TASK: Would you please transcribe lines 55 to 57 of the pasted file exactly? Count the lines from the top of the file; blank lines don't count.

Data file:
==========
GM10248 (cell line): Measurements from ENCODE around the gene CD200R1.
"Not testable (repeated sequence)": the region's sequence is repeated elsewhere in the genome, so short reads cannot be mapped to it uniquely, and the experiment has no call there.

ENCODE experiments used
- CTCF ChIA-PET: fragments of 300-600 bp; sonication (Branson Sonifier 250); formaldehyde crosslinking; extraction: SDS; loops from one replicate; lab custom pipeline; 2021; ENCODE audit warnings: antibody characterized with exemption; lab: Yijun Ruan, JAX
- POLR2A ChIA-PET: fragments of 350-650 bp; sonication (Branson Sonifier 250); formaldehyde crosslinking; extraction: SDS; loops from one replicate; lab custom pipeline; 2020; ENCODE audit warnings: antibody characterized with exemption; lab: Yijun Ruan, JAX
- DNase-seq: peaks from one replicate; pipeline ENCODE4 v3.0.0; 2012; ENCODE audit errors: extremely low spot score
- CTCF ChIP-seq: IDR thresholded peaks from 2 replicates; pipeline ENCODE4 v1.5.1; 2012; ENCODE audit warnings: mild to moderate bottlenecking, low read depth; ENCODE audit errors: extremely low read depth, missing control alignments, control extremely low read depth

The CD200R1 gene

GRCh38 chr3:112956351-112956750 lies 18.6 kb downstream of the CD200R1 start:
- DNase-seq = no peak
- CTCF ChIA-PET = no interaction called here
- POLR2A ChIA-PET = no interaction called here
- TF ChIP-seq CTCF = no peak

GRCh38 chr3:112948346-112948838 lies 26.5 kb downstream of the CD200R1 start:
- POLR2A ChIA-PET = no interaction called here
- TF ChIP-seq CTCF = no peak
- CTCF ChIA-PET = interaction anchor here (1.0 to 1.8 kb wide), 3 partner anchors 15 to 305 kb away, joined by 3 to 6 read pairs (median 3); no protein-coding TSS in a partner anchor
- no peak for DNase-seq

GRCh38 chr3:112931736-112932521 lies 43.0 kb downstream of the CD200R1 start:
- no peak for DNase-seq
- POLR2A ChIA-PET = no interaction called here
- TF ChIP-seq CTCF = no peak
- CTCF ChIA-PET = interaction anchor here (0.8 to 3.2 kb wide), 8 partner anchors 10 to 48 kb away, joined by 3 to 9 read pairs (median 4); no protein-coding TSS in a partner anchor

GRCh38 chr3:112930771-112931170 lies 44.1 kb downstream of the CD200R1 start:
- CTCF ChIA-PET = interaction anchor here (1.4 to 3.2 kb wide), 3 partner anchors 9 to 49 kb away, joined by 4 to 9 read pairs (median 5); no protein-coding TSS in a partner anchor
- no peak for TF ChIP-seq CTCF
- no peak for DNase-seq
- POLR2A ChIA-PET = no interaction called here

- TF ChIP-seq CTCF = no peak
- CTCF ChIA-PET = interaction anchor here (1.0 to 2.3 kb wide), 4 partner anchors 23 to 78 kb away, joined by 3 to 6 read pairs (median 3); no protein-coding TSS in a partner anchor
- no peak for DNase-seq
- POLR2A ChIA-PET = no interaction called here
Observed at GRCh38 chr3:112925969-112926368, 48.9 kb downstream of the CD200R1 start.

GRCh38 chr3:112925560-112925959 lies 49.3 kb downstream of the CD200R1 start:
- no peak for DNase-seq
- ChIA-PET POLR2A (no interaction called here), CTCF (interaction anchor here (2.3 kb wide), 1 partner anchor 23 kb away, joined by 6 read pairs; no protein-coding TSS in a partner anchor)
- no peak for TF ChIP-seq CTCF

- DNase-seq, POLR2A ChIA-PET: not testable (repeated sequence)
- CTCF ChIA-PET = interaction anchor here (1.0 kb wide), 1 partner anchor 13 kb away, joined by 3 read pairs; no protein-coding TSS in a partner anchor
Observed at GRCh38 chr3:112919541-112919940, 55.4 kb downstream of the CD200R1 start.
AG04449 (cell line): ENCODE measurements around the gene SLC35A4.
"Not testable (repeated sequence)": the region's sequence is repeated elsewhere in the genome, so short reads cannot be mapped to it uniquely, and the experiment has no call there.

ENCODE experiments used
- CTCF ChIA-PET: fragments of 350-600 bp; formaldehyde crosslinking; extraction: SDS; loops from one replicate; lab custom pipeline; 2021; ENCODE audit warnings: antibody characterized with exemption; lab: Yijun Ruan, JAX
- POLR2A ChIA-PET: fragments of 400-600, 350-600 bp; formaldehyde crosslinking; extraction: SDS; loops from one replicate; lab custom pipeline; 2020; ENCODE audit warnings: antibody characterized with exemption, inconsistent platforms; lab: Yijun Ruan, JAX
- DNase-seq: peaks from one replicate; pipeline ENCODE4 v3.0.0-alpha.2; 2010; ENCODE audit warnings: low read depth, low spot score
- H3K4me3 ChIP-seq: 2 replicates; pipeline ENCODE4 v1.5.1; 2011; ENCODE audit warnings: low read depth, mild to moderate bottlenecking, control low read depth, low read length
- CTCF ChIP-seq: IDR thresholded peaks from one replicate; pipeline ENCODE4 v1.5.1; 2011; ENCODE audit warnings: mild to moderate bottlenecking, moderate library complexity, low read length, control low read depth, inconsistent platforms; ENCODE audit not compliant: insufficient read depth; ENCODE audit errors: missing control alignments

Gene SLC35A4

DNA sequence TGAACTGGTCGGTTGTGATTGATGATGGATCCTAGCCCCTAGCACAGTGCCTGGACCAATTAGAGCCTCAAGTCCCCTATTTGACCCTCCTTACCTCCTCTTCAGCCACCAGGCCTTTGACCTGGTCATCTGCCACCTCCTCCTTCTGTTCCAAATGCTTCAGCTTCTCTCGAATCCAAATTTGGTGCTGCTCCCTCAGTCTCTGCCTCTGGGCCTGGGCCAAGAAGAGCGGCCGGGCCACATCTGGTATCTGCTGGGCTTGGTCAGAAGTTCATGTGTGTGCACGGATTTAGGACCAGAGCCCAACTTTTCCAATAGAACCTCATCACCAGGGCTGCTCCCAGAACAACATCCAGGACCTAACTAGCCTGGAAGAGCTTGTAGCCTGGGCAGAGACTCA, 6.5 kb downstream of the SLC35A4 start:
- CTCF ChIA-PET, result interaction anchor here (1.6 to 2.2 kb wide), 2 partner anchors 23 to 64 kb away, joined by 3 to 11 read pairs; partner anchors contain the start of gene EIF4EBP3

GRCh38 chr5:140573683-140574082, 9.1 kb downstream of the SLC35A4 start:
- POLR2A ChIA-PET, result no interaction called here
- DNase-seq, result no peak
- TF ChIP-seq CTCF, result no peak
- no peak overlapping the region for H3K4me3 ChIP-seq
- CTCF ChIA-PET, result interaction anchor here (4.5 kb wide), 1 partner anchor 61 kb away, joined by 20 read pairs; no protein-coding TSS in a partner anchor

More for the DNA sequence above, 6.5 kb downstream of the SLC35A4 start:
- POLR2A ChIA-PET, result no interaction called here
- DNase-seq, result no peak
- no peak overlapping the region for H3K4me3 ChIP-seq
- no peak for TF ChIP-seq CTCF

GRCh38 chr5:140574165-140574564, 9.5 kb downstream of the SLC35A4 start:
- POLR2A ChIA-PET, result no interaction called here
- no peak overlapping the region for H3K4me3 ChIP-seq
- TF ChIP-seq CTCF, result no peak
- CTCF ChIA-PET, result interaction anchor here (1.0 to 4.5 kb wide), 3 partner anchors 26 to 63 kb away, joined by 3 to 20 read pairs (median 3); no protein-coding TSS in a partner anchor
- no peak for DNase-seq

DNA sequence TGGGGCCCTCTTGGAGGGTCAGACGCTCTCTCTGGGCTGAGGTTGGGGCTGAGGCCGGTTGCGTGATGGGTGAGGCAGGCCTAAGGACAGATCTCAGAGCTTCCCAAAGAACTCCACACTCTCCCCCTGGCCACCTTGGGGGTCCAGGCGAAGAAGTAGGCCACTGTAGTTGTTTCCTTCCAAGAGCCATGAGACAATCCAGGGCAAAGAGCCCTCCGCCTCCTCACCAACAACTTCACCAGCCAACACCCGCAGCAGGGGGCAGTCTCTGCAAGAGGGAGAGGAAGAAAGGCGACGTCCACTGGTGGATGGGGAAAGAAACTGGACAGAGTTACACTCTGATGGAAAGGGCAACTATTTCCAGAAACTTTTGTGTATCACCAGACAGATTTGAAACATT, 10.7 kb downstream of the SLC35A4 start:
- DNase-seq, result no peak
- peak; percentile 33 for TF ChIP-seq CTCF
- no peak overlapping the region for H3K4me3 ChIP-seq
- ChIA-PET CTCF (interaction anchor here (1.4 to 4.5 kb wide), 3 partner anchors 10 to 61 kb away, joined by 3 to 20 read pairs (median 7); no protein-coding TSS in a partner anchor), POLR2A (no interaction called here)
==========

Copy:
- TF ChIP-seq CTCF, result no peak
- no peak overlapping the region for H3K4me3 ChIP-seq
- CTCF ChIA-PET, result interaction anchor here (4.5 kb wide), 1 partner anchor 61 kb away, joined by 20 read pairs; no protein-coding TSS in a partner anchor